tv Inside Politics CNN July 20, 2017 9:00am-10:00am PDT
you can get it too. welcome to the party. introducing gig-speed internet from xfinity. finally, gig for your neighborhood too. welcome to "inside politics." i'm john king. thanks for sharing your day with us. this bipartisan shock and sadness today here in the nation's capital. one of its most colorful voices, senator john mccain diagnosed with an aggressive brain cancer. plus back to the bargaining table. nudging republicans to resolve health care differences. more talk sdg not resolve the giant policy divide. we begin though with an angry, frustrated president. six months to the day after taking office. remarkable, does not do justice to the words and tone of the president of the united states
in an interview with the "new york times." especially when it comes to the investigation of russian election meddling and broader questions about possible collusion and obstruction of justice. the president in that interview lashing out at former fbi director but harshest words aimed at jeff sessions now on the outs of the president for recusing himself from decisions related to the russia meddling investigation. >> sessions gets the job. right after he gets the job he recuses himself. >> was that a mistake? >> well, sessions should have never recused himself, and if he was going to recuse himself, he should have told me before he took the job, and i would have picked somebody else. >> would have picked somebody else, the president says to have his own attorney general. with us, dana dash, abby
phillip, sara murray and jonathan martin. attacks on anything and anyone related to the russian investigation are trademark trump. in character, the policy context gets lost, though, in a personal drama. in one interview the president of the united states who has the power to fire these people ignores long-standing protocol. not only discussing details of an ongoing investigation takes shots at those leading it or the agencies assisting it in the case of the justice department. venom at the attorney general is particularly telling. >> so jeff sessions takes the job. gets into the job. recuses himself. i then have -- which -- which, frankly, i think it's very unfair to the president. how do you take a job and then recuse yourself? if he were to recuse himself before the job, i would have said, thanks, jeff, but i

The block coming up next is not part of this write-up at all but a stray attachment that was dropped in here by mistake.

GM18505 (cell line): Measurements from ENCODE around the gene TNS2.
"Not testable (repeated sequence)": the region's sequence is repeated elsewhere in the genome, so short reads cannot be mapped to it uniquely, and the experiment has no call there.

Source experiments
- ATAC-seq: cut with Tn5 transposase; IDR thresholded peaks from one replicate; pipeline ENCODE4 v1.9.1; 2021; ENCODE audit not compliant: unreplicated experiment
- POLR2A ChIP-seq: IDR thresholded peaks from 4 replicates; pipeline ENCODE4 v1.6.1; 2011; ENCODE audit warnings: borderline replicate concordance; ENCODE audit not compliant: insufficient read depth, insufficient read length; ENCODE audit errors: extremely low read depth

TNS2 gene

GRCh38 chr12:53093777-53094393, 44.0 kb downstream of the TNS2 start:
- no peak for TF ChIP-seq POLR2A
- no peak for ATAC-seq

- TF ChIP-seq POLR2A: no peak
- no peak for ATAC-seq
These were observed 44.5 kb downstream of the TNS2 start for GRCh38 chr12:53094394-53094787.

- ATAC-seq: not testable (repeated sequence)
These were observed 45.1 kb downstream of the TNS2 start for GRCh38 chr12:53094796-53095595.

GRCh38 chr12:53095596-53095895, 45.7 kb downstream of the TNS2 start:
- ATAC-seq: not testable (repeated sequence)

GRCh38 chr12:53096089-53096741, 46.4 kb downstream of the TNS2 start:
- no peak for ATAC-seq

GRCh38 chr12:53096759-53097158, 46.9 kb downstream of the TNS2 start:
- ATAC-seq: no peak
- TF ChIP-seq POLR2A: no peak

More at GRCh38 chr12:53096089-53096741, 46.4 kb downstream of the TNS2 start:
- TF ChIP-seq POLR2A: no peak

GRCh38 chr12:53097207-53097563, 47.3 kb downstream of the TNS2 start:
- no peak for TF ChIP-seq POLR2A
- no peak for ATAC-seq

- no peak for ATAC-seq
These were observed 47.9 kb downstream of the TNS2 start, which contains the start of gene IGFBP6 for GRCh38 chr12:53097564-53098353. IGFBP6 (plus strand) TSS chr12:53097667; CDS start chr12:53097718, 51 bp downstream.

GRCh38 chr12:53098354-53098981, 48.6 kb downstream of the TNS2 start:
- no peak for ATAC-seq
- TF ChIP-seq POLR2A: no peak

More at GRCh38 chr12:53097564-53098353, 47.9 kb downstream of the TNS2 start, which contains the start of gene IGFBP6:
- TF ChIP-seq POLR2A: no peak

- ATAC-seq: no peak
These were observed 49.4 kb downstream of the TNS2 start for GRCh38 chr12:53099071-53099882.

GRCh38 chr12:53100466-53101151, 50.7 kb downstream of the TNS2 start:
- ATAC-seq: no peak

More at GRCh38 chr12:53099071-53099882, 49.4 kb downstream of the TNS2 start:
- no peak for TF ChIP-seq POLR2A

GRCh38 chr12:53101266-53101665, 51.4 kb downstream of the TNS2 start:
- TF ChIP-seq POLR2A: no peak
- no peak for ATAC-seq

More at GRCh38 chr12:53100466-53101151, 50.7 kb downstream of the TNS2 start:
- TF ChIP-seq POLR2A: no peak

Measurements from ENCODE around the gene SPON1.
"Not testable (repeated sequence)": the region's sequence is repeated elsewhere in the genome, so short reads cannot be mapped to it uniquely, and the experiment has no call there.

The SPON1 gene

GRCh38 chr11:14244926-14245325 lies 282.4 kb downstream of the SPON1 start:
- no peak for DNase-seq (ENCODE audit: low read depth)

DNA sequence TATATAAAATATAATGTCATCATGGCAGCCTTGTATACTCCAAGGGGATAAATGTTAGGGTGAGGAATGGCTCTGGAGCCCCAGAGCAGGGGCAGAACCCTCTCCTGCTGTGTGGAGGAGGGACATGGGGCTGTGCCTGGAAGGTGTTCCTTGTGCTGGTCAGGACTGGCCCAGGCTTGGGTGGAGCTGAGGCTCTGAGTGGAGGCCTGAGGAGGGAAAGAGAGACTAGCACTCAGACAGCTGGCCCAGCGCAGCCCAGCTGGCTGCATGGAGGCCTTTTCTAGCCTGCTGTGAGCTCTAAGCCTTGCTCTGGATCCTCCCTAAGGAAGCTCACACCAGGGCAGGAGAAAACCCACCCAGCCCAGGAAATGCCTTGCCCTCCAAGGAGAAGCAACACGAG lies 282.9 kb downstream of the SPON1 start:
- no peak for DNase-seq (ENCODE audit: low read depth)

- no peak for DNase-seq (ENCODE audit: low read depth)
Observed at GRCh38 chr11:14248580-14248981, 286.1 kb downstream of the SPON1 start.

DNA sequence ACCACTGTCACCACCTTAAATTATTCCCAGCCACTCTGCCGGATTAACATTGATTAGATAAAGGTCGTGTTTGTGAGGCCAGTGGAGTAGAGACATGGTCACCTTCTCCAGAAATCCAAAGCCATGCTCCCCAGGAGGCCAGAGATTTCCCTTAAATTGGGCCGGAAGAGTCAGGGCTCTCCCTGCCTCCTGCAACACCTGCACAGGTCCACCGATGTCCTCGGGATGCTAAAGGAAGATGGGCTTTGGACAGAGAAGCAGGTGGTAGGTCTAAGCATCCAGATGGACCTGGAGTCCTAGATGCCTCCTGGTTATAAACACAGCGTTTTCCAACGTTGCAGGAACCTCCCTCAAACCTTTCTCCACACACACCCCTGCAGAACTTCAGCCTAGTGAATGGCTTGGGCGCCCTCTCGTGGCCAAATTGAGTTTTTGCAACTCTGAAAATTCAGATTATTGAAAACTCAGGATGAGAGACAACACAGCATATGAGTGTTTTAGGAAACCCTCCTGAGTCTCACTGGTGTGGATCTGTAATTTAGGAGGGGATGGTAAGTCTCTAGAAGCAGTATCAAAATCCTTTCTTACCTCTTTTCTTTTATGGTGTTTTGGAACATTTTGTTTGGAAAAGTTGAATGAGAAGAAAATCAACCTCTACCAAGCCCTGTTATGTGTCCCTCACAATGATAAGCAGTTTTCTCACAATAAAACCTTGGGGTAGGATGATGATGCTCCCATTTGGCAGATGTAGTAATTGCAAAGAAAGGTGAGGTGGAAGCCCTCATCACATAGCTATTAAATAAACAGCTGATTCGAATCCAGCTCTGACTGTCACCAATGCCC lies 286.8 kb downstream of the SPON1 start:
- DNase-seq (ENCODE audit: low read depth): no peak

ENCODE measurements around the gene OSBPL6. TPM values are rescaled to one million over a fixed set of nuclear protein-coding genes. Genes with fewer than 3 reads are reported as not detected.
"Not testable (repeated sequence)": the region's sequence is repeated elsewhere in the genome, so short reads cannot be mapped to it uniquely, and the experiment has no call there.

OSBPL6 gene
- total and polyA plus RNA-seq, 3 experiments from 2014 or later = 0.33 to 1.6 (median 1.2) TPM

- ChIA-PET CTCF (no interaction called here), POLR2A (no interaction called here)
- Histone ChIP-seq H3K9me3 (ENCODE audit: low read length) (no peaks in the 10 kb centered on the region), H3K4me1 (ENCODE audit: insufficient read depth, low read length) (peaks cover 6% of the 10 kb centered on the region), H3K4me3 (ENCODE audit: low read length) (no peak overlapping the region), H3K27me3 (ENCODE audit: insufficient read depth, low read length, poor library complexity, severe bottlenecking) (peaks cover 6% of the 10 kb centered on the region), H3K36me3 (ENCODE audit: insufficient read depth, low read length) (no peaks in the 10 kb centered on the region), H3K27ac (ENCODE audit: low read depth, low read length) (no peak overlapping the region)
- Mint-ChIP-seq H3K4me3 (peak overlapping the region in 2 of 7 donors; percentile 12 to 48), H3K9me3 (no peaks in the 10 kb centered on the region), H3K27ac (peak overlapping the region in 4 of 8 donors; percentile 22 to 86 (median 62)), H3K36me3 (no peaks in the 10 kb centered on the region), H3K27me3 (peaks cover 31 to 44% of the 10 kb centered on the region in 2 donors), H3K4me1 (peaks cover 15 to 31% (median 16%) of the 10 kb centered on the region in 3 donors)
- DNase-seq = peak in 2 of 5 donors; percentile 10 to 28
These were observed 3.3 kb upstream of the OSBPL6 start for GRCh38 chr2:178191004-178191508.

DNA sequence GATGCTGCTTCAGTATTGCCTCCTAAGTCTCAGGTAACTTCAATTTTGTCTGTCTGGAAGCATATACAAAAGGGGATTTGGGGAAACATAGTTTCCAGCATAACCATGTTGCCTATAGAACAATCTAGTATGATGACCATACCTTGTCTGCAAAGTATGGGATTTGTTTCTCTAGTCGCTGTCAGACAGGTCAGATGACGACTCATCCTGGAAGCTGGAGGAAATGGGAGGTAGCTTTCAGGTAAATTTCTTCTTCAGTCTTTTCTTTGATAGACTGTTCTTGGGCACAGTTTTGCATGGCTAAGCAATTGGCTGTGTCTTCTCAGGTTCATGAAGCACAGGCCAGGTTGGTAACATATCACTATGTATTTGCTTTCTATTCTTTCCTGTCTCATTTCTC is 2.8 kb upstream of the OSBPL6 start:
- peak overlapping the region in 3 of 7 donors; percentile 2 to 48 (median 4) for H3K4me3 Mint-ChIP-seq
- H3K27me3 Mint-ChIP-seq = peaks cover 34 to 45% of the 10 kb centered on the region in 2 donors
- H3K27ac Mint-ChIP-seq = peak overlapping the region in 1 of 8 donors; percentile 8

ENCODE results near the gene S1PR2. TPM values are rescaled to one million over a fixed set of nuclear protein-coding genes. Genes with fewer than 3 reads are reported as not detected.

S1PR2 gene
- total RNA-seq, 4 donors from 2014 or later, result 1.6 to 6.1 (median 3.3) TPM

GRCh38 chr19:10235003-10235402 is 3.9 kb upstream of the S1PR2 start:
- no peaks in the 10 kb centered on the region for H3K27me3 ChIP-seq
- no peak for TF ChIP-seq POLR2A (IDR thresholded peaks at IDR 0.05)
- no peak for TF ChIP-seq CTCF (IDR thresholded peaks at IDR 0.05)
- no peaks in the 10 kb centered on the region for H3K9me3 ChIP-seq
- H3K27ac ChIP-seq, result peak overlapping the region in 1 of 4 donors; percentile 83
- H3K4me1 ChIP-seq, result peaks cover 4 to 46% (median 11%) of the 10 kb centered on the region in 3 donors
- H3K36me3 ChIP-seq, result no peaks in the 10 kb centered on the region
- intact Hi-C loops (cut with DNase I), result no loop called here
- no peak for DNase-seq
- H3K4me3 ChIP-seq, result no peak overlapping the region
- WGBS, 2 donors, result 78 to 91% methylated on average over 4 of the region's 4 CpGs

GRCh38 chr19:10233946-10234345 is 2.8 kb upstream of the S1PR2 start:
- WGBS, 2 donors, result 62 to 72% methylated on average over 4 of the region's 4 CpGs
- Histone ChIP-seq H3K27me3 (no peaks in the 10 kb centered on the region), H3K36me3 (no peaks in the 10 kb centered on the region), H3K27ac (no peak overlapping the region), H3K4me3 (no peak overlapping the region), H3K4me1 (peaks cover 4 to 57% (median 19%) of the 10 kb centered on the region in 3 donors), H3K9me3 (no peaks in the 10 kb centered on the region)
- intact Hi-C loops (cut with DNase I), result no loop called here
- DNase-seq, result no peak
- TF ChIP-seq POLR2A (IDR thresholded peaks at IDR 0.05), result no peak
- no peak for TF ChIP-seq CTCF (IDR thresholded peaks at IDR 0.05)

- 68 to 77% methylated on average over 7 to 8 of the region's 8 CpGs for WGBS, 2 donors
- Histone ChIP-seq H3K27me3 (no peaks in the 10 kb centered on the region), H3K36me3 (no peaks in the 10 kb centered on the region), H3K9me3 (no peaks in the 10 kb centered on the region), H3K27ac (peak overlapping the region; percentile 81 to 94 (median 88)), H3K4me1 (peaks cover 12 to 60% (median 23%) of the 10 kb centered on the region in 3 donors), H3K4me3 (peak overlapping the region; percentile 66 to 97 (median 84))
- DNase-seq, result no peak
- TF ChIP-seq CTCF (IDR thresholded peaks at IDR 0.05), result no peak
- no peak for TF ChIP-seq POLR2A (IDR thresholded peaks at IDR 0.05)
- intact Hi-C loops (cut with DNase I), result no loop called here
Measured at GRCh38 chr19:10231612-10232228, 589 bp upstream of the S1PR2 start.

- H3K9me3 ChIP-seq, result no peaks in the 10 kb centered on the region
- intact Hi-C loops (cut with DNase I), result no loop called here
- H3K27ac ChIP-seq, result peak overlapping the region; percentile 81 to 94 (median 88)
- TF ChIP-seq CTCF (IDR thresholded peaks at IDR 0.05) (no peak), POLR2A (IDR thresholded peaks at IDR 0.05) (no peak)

can't -- i'm not going to take you. it's extra freedomfreedomly -- extremely unfair and that's mild words to the president. >> jumps out at you. not just about the russian investigation, but twice, extremely unfair to the president. sounds as if donald trump, jeff session's job as attorney general -- donald trump used it as protecting the president. which is not the attorney general's job. but that is how in that interview the president is portraying it. how dare my friend step aside and follow the advice of the attorneys, follow what everybody says is the good law and step aside because of involvement in the campaign. how dare he do that. extraordinary. >> yes. and it really raises a lot of questions about what would happen if jeff sessions did step down and trump were to find someone else to fill that job. is he looking for someone to involve himself in this investigation breaking all sorts of rules and protocols and
ethics that's what he wanted from sessions. when sessions couldn't do it, he soured on him quickly. we have could underscore how dramatic this is. this was essentially the only person to endorse donald trump in the early stages of the campaign. been loyal to him. installed loyalists in the white house and now their relationship is toxic, and almost non-existent and reflective how powerfully -- powerful this russia thing has been. >> and again, the president of the united states saying it's unfair to the president. >> in the third person. >> but that's about him. that the chief law enforcement officer of the united states is not supposed to follow the facts or the law. he's supposed to be fair, or partial, what you read from the president's tone, to the president. >> this is something that the president has been spewing about and ruminating about and angry about for months. since the day that jeff sessions recused himself. i mean, there was, you know, a